On Sunday, Sept 18, the Indiana Avenue Alumni will produce a Benefit Memorial Concert for legendary saxophonist "Pookie" Johnson. The concert is sponsored by the Madame Walker Theatre Center, the Indianapolis Jazz Foundation and American Legion Post 249. It will be held in the fourth floor ballroom of the Madame Walker Center from 6:30 to 9:30 p.m. Local jazz artists scheduled to perform are David Allee, Areta Lamar-Bush, Larry Clark, Vickie Daniels, Rob Dixon, Reggie Duvall, Al Finnell, Jack Gilfoy, Everett Greene, Jimmy Guilford, The Hampton Sisters, Carl Hines, Mary Moss, Bill Myers, Bill Penick, Kenny Phelps, Cliff Ratliff, Frank Smith, Frank Steans, Hazel Johnson Strong, Steve Weakly and the Inner City Music School Combo. Co-hosts for this event are Ralph Adams, Mary Moss and yours truly. Grants Catering will provide an optional buffet.
Tickets are $15 at the door. The proceeds will benefit "Pookie's" widow, Betty Johnson, and a project very close to his heart, the Inner City Music School, a non-profit organization where he devoutly taught children his love of jazz. These children, ages 8 to 16, receive free music lessons on donated musical instruments.
Johnson was a legend in his own time who helped give Indianapolis its jazz reputation. Join in and celebrate the life of Alonzo "Pookie" Johnson and keep his legacy alive.
Conversation with Tyrell
Two male vocalists with totally opposite approaches to singing will play the Jazz Kitchen this weekend. Steve Tyrell is a jazz-oriented pop singer of standards and Kurt Elling is a groundbreaking jazz artist who performs the art of vocalese. Both men have a deep commitment and passion for their respective crafts.
Steve Tyrell will tell you he hasn't had a job since 1969. This singer/producer has gone against the grain and reached mass media popularity in a most atypical fashion. "I was a kid working for a record company in the '60s and I have been a freelance writer/producer ever since," he said. Tyrell's entrepreneurial skills have made him a major player with pop and rock artists and, especially, for producing soundtracks in the movie industry. "I got into this industry accidentally, because I sang 'The Way You Look Tonight' in the movie Father of the Bride. I was working on that movie just to produce the music and I ended up singing that song for the producers and they loved it. They put me in the movie and the song in the movie and that started the new wave for the Great American Songbook. It led to me making a standards album. It was about as far away from pop music of that time with its boy bands as you could get."
1999's A New Standard topped the Billboard charts. Tyrell's follow-up, Standard Time, stayed on the Billboard jazz charts for a record two years. For Tyrell it was a gold mine. He produced Rod Stewart's hit of standards, earning Stewart his first Grammy. Others, like Linda Ronstadt, Aaron Neville and James Ingram, have also recorded albums of standards earning Grammys. Tyrell is one busy man. He told me he is currently recording his own album of Sinatra songs with Frank Sinatra Jr. He admits that his major vocal influences are Sinatra, Ray Charles, Jimmy Reed and Bobby "Blue" Bland. According to Tyrell, he has a second Rod Stewart standard album in the works.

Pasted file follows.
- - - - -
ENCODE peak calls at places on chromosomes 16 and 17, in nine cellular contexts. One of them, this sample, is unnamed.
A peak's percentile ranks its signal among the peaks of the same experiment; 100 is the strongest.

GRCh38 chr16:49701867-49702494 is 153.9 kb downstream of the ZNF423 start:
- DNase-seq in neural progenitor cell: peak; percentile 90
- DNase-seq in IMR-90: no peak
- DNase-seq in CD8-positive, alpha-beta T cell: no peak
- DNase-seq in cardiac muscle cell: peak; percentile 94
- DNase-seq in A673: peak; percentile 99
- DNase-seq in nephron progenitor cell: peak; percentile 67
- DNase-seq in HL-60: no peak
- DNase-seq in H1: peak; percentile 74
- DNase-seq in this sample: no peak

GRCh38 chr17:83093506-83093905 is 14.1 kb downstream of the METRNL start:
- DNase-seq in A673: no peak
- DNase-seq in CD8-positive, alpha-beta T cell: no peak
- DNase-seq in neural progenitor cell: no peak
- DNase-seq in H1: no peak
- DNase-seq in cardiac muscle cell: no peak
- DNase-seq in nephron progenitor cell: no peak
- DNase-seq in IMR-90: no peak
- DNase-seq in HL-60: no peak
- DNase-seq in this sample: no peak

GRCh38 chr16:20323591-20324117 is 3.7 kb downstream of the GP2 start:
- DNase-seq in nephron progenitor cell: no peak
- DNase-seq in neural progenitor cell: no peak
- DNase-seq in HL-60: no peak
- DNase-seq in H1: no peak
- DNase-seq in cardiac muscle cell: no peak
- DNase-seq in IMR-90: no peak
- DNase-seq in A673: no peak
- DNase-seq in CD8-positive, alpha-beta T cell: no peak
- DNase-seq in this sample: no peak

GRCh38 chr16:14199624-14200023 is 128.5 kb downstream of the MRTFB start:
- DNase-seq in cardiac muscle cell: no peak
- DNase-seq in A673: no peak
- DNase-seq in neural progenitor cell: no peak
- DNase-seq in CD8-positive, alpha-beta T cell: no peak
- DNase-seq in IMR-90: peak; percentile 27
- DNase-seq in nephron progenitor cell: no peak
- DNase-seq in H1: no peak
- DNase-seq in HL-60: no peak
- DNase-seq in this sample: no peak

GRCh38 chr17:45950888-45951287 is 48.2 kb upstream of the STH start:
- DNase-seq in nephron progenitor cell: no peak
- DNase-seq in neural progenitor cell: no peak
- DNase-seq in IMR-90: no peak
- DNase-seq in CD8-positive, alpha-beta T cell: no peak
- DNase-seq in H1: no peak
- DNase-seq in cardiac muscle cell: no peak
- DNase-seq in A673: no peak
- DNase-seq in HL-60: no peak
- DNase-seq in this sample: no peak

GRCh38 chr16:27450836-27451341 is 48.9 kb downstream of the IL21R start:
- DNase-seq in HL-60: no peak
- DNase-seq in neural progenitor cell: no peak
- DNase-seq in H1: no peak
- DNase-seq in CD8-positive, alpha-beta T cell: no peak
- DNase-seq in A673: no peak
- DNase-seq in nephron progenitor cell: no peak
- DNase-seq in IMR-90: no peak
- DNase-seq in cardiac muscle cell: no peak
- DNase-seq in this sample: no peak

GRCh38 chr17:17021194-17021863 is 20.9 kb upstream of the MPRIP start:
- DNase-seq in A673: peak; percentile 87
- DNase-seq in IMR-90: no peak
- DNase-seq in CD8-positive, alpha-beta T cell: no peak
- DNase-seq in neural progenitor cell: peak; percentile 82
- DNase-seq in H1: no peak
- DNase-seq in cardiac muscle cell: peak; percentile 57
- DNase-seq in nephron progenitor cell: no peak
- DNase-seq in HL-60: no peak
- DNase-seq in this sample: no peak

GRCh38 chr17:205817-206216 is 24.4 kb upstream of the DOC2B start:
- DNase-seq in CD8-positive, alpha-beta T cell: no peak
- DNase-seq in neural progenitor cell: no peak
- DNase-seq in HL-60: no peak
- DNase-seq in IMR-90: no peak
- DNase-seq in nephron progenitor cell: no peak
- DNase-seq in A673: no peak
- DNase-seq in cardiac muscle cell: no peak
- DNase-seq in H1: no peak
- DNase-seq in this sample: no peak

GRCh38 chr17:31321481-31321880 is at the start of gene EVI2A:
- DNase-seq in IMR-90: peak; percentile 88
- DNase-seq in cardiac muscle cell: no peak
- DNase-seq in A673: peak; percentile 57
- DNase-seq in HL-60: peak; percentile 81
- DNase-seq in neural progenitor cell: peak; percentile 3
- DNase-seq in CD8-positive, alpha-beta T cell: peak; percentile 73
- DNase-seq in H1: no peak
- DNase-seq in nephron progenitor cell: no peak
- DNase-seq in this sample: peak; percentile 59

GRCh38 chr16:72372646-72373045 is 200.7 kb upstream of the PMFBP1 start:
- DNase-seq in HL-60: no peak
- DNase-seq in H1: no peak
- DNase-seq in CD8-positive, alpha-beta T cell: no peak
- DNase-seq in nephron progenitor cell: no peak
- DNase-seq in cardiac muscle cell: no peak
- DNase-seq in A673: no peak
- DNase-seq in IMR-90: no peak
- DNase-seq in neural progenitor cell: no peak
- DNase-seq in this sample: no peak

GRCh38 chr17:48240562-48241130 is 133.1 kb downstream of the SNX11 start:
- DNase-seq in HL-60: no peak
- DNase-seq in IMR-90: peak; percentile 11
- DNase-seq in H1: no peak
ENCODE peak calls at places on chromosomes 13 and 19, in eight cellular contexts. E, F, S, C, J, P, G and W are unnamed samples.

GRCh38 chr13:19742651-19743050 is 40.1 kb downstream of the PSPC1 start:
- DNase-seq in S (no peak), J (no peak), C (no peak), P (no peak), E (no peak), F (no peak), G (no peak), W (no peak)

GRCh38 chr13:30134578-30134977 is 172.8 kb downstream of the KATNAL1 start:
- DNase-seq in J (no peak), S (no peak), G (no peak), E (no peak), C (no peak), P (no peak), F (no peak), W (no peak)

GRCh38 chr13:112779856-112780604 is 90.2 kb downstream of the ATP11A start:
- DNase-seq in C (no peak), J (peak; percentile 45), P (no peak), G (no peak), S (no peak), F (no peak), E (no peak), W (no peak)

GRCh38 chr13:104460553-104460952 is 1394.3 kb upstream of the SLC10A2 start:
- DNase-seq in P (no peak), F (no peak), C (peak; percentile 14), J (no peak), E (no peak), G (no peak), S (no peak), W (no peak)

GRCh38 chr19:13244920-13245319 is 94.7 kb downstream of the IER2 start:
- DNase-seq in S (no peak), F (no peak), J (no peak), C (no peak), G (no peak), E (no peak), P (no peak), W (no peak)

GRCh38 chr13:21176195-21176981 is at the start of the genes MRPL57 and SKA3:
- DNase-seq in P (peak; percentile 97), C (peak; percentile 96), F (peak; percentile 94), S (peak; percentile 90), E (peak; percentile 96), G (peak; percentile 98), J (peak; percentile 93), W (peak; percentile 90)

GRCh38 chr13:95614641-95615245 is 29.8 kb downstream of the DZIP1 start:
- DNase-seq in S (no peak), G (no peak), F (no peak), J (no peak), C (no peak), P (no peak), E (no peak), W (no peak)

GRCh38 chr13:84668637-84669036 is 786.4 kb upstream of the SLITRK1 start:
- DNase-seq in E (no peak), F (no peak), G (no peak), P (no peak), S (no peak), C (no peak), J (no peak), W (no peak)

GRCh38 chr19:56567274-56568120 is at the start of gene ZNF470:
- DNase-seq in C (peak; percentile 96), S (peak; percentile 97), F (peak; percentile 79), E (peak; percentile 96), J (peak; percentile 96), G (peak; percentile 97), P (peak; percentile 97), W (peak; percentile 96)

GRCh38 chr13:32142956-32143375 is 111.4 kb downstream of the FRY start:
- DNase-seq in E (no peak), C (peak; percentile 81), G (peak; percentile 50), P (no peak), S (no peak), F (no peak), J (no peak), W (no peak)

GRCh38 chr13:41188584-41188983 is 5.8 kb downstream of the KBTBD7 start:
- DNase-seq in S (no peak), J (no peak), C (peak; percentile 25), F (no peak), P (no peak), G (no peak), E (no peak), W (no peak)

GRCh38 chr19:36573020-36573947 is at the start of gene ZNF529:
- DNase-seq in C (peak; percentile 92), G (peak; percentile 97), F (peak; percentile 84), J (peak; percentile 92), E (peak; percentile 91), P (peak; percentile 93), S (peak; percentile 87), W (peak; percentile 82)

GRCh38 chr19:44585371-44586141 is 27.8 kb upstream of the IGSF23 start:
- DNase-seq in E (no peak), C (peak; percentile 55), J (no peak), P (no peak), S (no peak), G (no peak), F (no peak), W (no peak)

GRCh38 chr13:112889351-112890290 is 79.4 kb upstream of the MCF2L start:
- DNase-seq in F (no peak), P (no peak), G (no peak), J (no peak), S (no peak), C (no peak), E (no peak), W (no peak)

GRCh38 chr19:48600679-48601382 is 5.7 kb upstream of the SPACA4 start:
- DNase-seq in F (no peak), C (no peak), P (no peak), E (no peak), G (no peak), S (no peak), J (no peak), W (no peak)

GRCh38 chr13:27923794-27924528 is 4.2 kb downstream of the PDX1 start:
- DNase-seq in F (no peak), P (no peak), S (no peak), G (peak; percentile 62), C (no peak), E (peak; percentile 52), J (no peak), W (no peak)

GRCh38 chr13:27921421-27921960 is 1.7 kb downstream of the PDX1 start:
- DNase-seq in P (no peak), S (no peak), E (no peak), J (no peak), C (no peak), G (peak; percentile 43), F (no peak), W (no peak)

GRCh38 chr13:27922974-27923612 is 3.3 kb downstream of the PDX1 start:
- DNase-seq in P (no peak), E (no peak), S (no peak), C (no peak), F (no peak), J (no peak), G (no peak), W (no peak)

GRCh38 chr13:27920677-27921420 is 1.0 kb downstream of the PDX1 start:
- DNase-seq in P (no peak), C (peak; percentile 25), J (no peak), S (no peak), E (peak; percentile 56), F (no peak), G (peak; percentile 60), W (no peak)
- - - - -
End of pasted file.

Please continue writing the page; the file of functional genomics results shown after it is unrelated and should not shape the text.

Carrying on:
Tyrell's 9 p.m. performance this Friday, Sept 16 at the Jazz Kitchen is sold out with a few seats left for the 11 p.m. show. Backing Tyrell will be a quintet featuring solo trumpeter Lew Soloff. Tyrell stated with fervor, "What I like to do is play music live, that's the thing I love to do."
Kurt Elling's creativity
Kurt Elling is a very unique artist. No one has ever had all of their albums, six in all, get nominated for Grammys like Elling. His phenomenal rise to the hierarchy of jazz in just eight years shows his innovative artistry. "As a singer, I feel like its my opportunity and responsibility to really charge people up in a visceral way about the music and to help educate them and, most importantly, make them feel like they are welcome in the room. Whether they have heard jazz their whole life or whether it's their first time out," he stated.
Elling has a keen philosophical and literary awareness about his art and career due to his graduate studies at the University of Chicago Divinity School. "Jazz is a difficult music and it is challenging. It does require a certain focus that other forms of music don't ask of audiences. So we as artists and people who love the music have to give the audience a break. They are getting hit on so many sides with so much information from the Internet, television and other concepts, its visual mayhem. We are asking them to do something they very rarely do these days. So it's not entirely the audience's fault, we need to take that into account and hook them up with the best stuff that we can."
Though he never went to music school, he did perform choral work at graduate school. Elling's inquisitive mind and drive have led to his working as composer, lyricist, arranger and producer, including dance and theatrical artistic works beyond jazz. Elling's cutting edge vocal jazz art is on display at the Jazz Kitchen Saturday, Sept. 17 with shows at 9 and 11 p.m.